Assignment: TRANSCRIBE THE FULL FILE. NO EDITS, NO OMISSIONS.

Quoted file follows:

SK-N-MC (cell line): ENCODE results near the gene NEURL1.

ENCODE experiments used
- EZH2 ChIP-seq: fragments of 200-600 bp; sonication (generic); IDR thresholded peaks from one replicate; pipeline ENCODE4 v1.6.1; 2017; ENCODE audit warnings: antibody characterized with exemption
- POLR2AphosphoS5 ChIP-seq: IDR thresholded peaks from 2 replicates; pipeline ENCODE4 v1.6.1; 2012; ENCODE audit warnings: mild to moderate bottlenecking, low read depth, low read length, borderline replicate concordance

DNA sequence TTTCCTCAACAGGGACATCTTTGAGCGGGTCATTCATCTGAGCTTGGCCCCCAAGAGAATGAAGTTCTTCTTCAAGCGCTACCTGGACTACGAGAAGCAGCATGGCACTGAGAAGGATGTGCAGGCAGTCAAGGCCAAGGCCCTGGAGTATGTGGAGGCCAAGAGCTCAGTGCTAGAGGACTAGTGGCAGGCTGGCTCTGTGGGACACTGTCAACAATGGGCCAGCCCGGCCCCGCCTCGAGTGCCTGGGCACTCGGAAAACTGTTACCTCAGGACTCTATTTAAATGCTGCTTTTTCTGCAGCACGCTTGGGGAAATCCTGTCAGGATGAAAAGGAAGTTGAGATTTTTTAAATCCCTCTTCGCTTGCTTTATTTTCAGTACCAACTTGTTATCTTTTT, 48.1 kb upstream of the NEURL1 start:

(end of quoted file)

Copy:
SK-N-MC (cell line): ENCODE results near the gene NEURL1.

ENCODE experiments used
- EZH2 ChIP-seq: fragments of 200-600 bp; sonication (generic); IDR thresholded peaks from one replicate; pipeline ENCODE4 v1.6.1; 2017; ENCODE audit warnings: antibody characterized with exemption
- POLR2AphosphoS5 ChIP-seq: IDR thresholded peaks from 2 replicates; pipeline ENCODE4 v1.6.1; 2012; ENCODE audit warnings: mild to moderate bottlenecking, low read depth, low read length, borderline replicate concordance

DNA sequence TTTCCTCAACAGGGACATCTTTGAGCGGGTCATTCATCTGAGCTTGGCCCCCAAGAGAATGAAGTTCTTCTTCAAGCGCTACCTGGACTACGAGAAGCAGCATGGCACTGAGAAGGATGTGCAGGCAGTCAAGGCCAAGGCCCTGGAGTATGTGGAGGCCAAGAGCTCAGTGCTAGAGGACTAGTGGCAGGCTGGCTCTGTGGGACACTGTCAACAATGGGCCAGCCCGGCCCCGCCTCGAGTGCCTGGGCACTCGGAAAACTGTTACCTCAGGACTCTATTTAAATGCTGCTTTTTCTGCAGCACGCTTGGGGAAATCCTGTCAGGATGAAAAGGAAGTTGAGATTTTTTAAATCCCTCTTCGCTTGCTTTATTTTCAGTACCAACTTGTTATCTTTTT, 48.1 kb upstream of the NEURL1 start: